Of course I intended to mail the socks first, but the post is so unreliable nowadays, and I did not see the harm in putting the parcel through his letter box myself, provided that I left straight away afterwards.
He lives on the ground floor of a tall apartment building. ‘Mr. Hughes,’ a silver sign on the door read. There was a drawing of a cat next to his name. It was the cat that did it. I could have left it for what it was, I honestly believe, if it wasn’t for that cat. The cat did not fit in to the image I had of him at all, so I had to see how much of my image was real. Maybe he is a woman, I thought. Maybe he is some crazy woman pretending to an old man. There are people who get off on stuff like that you know. So I sat down on the stairs towards the second floor and waited for him to come home.
The first thing I noticed when I saw Dr. Hughes, was that he was a little bit fat. I couldn’t see it properly, because I could only see him from above, but it was very clear that he was not lean and tall like John Cleese. I could see his head, a little round ball, and below that, a bigger one, like a Skippy ball.
He always writes to me that I should play sports, “Get yourself a tennis skirt and get out there,” he’d write, “Mens sana in corpere sana!”, but that day it turned out he is not sporty at all. I noticed that his feet were completely invisible from above. The other thing I noticed was that his hair was black and shiny, and the third thing I noticed was that he took a key out of a fake hollow stone that was in the flowerpot and opened the door. After that I didn’t notice anything because I had left.
I never told him it was me who’d sent him the socks, because I knew how he would respond.
You would do anything not to look at yourself, he would write. You imagine there is something wrong with everyone; everyone needs help, except you.
“What are you afraid of?” Dr. Hughes asked me three weeks ago. “What is your fear?”
That is so typically him. Why would my behaviour have anything to do with fear? In his mind there is only one reason people do psychologically unusual things, and that is fear. There could be many other reasons, like confusion, wisdom, or just the fun of it.
I told him I could not tell him because you should never tell people your biggest fear: it gives them too much power. Like when Linda M. in third grade did her presentation about phobias and she said the subject interested her because she had a spider phobia, which is a very stupid thing to say in front of a classroom full of boys. From that day on they put spiders in her sandwich, in her locker, in her shoes and in her hair. Some people like to see other people scared. “You should be very careful about who you tell your biggest fear, Dr. Hughes,” I wrote to him.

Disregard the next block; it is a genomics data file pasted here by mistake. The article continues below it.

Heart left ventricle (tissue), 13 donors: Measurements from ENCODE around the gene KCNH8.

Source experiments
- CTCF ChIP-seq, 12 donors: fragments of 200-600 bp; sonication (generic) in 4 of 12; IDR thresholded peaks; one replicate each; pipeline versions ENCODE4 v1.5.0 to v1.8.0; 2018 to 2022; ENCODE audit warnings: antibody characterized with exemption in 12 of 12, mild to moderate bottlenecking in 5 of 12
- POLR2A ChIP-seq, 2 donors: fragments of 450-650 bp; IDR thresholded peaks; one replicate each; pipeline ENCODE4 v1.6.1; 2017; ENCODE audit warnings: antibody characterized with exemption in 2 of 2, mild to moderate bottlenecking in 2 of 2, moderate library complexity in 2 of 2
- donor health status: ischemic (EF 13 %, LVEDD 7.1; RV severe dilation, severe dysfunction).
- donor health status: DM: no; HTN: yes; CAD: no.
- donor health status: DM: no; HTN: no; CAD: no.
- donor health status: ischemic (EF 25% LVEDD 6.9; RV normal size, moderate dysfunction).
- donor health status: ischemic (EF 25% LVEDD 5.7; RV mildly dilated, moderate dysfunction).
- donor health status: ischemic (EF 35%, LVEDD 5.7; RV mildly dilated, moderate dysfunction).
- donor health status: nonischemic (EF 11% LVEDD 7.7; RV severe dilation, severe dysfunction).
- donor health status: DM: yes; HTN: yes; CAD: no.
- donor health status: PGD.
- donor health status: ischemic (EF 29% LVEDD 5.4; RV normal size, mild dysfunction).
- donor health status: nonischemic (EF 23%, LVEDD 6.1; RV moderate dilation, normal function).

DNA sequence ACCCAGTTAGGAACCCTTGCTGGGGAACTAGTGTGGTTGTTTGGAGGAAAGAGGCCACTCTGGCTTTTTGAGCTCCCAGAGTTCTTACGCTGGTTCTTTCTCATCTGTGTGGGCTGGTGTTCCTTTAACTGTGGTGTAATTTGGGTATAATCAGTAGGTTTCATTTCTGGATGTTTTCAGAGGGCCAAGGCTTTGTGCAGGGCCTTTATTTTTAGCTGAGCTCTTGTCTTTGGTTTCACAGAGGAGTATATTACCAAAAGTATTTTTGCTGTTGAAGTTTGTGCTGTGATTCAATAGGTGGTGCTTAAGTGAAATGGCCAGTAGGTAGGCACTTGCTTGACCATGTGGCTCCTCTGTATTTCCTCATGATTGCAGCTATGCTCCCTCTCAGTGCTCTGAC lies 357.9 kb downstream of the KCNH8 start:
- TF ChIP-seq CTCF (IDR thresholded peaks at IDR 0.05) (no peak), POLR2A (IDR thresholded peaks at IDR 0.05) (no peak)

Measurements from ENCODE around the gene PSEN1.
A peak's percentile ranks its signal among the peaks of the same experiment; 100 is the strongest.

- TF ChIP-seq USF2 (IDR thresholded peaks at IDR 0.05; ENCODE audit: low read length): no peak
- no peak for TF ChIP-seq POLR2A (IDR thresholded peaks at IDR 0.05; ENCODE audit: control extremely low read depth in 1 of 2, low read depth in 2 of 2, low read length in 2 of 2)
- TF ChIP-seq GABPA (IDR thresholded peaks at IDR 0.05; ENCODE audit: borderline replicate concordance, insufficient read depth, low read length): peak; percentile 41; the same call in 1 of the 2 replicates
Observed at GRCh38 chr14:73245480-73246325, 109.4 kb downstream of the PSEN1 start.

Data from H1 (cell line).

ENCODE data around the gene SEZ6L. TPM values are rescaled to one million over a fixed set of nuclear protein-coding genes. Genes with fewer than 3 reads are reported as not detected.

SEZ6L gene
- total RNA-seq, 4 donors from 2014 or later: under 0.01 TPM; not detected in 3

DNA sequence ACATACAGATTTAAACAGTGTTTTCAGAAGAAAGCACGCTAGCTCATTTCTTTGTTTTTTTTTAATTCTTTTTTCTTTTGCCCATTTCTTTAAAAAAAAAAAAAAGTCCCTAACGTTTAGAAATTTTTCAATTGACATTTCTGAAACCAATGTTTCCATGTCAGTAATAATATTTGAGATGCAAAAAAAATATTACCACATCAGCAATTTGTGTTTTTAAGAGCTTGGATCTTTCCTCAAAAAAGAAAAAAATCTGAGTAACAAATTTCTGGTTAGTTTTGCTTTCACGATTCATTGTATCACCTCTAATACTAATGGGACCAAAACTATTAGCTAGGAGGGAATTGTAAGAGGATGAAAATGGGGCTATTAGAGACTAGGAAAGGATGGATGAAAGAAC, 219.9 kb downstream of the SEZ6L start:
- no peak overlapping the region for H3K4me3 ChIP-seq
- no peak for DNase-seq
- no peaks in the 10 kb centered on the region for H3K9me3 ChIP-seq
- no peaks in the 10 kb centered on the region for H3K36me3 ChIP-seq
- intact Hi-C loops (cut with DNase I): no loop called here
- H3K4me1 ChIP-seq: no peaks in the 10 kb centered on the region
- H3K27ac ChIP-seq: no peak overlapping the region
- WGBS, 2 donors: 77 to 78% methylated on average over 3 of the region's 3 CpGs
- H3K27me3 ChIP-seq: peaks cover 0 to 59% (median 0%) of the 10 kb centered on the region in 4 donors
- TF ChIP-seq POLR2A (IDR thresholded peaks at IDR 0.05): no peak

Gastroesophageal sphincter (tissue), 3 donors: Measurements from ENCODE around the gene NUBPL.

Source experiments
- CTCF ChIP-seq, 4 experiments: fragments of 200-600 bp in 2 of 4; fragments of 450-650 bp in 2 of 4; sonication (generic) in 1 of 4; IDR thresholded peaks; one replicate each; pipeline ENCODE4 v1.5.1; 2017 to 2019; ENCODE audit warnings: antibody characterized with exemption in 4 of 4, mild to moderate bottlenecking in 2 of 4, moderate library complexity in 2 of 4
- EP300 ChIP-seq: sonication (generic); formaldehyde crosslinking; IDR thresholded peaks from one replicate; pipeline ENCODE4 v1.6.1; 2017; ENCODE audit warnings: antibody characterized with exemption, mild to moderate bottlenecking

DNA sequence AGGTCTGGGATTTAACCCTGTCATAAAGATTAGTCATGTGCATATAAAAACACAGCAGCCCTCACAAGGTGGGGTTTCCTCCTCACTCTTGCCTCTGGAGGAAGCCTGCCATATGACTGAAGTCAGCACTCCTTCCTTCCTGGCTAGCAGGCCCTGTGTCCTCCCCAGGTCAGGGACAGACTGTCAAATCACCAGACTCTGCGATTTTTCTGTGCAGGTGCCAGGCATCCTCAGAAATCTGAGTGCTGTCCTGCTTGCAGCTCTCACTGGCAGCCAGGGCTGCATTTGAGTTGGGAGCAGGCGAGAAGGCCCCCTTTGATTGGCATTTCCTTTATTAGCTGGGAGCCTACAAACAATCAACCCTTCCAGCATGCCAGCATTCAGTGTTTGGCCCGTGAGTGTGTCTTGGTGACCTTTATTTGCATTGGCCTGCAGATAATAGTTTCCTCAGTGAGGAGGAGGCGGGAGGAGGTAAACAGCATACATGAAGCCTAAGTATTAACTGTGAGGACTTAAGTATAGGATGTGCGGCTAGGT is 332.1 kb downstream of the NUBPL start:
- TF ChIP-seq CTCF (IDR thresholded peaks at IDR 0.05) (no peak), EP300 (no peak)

“But did her fear of spiders disappear?” Dr. Hughes replied straight away.
“And that is why you are the psychologist!” I wrote back. “You got me there! After a while she became less afraid of spiders, it is true. A little bit more afraid of humans, but maybe that is good too. You got to learn that lesson at some point. Every cloud has a silver lining Dr. Hughes, that’s the most important thing I have learned from you. Where do you think that saying comes from, about the silver lining? What do you say?”
“I think you are traumatized,” he wrote. “Some bad things happened and you need to face your fear. You can open up to me. Trust me.”
“What about your fear Dr. Hughes?” I asked him. “Let’s do an exchange. You tell me yours and I will tell you mine. Do you trust me?”
I could tell he was pretty desperate because he did not even answer with a quote that day. “Fair enough,” he wrote the next evening. “I am afraid of burglars. Someone entering my house while I sleep. It is an irrational fear, seeing a dark silhouette standing by my bed at night, not knowing who the person is and what they want. So, there you have it. Sclerophobia. I do not let it influence my life in any way.”
Then, for some reason, I did not answer for a few days, a week, maybe two. I was quite busy, taking Bandit for long walks and such, but I still felt guilty. Dr. Hughes sent me two emails asking how I was doing; a long one about mutual commitment to recovery and opening up to him, and a shorter one, curt almost, reminding me of our contact schedule. I could tell he was angry.
So I am not sure really how the idea came into my mind and why exactly, but in any case it was night-time when I had it and I knew I should do it straight away.